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MTD unveiled it’s first zero emission buses today

Today at the MTD Maintenance Facility in Urbana, national, state, and local leaders and industry partners gathered for the unveiling of the brand new zero emission fleet technology. An on-site hydrogen production station, powered by solar panels, will fuel 60 foot hydrogen fuel cell buses. These will be the nation’s first zero-emission hydrogen fuel cell electric buses, emitting only water vapor into the air.

A close up of the inner workings of a hydrogen fuel cell bus. There are various tubes and pipes twisted around each other, and they are all very clean. Photo by Julie McClure.Inner workings of the new hydrogen fuel cell bus. Photo by Julie McClure.

Inner workings of a regular MTD buses. A different configuration of pipes and tubes, and there is a dirty film over everything. Photo by Julie McClure.Inner workings of a regular MTD bus. Photo by Julie McClure.

Senator Dick Durbin and Federal Transit Administrator Nuria Fernandez spoke, as well as Congressman Rodney Davis, Illinois Secretary of Transportation Omer Osman, and industry partners that made this technology possible. Some important notes about the hydrogen buses, per MTD:

The hydrogen fuel cell electric buses save over 50,000 gallons of diesel fuel per bus each year, and one bus reduces greenhouse gases up to 135 tons annually. MTD’s truly zero emission fleet will operate alongside diesel electric hybrid buses, currently 97% of the 114 bus fleet, but will be 100% low or no emission in 2022.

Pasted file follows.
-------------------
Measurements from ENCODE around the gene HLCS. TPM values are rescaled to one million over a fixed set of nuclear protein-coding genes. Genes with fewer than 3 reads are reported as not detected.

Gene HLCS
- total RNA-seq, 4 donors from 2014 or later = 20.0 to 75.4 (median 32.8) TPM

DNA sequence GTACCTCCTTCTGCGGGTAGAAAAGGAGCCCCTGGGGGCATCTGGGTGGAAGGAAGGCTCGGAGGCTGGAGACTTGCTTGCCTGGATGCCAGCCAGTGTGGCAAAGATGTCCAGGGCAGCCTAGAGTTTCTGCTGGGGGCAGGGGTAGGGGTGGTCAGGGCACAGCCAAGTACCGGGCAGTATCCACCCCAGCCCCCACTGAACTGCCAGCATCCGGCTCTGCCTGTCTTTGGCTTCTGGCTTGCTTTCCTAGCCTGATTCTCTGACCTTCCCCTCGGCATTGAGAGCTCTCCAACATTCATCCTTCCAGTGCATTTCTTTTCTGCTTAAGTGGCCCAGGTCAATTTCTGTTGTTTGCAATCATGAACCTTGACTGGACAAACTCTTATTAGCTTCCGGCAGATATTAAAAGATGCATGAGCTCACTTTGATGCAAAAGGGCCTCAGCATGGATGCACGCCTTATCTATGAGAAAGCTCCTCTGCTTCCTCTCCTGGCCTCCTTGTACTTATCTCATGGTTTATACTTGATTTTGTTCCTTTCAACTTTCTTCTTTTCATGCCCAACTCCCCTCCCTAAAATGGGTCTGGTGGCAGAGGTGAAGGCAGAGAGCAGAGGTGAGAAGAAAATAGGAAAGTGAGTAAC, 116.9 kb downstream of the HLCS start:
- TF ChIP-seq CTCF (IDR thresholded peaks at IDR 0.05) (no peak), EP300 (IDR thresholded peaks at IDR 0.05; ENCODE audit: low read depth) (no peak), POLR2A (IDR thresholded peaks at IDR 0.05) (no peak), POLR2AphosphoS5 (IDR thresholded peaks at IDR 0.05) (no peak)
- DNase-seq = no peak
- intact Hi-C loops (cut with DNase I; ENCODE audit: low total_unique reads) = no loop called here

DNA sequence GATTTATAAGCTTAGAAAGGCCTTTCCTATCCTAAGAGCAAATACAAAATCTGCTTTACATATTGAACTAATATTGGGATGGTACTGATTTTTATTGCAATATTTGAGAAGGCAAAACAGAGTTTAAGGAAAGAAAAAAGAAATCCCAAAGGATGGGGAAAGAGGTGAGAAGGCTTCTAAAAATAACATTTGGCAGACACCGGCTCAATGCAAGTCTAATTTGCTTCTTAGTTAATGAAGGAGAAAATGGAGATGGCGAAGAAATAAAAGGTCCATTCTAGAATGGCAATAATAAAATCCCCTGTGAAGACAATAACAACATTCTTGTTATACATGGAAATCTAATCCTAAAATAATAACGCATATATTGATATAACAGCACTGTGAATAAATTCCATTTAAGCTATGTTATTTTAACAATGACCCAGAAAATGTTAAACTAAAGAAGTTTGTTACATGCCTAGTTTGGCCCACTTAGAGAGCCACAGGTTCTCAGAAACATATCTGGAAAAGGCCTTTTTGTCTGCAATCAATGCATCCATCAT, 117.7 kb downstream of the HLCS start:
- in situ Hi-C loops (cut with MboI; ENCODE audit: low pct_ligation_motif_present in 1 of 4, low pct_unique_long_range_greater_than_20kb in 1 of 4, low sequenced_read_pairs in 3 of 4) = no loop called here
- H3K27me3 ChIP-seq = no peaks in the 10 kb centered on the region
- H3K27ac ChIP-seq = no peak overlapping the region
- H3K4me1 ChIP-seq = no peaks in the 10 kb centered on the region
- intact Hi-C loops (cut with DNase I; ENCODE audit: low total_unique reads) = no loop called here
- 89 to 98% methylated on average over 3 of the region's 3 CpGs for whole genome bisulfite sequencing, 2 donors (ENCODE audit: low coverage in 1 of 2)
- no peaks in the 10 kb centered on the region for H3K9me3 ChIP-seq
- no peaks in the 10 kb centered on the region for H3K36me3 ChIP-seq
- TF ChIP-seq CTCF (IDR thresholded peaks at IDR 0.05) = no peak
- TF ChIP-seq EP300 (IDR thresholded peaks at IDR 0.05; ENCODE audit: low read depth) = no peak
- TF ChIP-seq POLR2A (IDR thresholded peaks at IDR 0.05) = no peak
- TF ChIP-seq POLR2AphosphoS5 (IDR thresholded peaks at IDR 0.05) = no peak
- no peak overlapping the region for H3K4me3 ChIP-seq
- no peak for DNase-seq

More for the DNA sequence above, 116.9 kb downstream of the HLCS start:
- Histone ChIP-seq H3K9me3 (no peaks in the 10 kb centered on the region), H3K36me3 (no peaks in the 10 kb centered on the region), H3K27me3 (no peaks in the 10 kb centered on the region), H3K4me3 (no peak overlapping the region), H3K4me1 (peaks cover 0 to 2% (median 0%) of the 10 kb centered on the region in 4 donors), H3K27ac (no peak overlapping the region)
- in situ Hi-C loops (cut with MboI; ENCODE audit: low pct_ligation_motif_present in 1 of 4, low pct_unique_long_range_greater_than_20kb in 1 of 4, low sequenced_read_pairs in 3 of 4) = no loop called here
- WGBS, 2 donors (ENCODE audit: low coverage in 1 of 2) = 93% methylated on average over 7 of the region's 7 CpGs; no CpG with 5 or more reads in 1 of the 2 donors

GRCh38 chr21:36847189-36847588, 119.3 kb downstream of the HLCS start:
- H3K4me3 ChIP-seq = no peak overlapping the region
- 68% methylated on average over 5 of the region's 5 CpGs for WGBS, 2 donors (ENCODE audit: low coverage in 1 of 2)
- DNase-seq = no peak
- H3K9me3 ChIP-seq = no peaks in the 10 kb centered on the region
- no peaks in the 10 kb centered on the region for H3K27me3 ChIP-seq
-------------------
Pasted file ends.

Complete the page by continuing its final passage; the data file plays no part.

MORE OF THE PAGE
Hydrogen fuel cell electric buses bring the power of zero emissions without the stagnancy of recharging. Hydrogen fueling takes no more time than conventional diesel fueling, which enables flexible route and service designs. Hydrogen is non-toxic and is 14 times lighter than air. With rooftop hydrogen fuel tank storage, an unplanned release rises safely in the air at 45 miles per hour, rather than pooling on the ground. MTD’s zero emission, hydrogen fuel cell electric vehicles present a reliable solution for a brighter, cleaner tomorrow.

Hydrogen fueling station. Photo by Julie McClure.

You can read more about the project here.

Top photo by Julie McClure.

Staff writer

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